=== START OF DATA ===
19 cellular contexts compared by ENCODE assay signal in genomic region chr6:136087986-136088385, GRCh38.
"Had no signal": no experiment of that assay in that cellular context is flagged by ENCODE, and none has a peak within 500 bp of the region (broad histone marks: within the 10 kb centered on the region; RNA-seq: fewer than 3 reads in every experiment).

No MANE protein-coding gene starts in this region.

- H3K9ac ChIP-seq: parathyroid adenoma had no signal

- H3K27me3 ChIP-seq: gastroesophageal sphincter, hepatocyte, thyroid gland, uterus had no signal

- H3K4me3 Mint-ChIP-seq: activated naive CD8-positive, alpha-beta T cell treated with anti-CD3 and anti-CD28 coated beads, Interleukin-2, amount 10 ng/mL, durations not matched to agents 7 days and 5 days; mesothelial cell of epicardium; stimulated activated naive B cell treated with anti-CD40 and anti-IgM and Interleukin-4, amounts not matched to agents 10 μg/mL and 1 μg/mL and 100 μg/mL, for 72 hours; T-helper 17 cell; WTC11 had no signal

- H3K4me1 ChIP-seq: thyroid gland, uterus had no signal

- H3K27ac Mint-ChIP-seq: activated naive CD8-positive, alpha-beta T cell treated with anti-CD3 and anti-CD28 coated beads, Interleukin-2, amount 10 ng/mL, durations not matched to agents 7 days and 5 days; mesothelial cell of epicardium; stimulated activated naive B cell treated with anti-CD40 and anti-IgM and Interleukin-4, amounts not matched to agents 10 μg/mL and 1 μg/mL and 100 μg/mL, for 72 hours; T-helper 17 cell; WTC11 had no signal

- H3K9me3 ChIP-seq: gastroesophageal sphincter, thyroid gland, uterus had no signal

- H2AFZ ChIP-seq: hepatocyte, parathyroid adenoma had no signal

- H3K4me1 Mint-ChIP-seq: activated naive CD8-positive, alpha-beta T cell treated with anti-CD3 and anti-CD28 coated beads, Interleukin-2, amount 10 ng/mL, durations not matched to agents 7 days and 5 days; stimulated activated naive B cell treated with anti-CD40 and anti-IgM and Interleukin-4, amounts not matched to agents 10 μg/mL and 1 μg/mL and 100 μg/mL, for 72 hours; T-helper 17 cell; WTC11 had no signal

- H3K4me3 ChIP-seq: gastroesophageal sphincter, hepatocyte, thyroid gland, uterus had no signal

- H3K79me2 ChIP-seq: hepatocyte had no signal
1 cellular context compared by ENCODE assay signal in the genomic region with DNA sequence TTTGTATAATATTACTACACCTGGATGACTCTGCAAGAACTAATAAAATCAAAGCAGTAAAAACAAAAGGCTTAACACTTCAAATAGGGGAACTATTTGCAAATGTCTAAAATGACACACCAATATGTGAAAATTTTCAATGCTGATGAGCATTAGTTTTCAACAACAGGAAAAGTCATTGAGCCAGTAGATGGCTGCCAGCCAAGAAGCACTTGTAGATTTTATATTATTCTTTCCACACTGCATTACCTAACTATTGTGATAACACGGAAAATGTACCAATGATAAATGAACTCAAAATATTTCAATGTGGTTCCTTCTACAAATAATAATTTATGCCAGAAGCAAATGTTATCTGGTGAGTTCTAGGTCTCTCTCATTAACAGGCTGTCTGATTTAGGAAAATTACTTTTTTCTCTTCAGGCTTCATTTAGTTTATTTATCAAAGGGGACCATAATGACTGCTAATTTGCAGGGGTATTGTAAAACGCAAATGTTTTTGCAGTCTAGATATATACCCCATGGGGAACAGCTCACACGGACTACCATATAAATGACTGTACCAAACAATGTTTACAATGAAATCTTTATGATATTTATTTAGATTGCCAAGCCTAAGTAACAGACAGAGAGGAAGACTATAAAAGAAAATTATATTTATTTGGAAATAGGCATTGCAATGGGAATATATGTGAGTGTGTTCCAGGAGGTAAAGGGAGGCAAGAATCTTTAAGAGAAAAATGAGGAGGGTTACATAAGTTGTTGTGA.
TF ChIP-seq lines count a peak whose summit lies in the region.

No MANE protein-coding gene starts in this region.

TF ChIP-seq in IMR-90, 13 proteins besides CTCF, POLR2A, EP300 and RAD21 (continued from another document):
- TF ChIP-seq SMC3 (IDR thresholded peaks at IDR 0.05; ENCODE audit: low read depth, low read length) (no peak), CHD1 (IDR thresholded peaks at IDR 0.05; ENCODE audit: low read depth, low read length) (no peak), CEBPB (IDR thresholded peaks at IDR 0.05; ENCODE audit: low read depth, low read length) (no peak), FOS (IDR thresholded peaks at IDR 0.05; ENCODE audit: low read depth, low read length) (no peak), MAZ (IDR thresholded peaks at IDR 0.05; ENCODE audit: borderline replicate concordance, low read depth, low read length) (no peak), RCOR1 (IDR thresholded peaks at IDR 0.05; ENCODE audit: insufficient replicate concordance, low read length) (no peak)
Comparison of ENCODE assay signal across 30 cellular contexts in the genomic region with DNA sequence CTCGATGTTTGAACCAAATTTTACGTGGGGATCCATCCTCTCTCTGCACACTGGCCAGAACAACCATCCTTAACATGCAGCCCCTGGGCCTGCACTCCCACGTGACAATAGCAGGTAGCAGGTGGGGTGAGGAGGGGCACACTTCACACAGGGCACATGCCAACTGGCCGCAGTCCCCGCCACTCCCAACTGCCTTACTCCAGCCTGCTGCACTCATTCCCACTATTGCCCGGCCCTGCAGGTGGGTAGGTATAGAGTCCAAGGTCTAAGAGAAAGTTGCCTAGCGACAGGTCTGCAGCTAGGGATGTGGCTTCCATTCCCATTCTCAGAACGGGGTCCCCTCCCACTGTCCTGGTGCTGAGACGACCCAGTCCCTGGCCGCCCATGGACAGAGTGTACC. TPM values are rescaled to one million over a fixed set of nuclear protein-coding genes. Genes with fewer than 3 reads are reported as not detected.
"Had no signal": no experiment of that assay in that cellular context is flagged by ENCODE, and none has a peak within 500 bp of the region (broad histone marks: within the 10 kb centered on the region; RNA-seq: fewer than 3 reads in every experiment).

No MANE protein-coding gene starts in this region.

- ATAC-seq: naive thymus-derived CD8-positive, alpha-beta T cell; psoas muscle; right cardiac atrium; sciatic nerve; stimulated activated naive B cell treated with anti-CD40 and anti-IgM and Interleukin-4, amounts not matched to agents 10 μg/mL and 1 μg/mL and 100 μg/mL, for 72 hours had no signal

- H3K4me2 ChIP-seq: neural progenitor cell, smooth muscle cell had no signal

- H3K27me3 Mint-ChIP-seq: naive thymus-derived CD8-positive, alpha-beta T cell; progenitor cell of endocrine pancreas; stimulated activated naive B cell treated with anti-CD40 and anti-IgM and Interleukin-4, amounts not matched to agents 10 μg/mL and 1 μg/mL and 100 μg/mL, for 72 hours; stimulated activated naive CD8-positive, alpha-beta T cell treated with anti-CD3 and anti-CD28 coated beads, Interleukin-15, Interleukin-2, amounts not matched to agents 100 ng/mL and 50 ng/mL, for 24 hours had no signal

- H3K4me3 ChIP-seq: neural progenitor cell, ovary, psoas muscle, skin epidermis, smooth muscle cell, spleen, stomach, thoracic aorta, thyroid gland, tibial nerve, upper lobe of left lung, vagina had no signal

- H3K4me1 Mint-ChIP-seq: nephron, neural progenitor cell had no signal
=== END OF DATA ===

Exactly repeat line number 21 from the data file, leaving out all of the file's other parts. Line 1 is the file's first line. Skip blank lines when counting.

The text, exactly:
No MANE protein-coding gene starts in this region.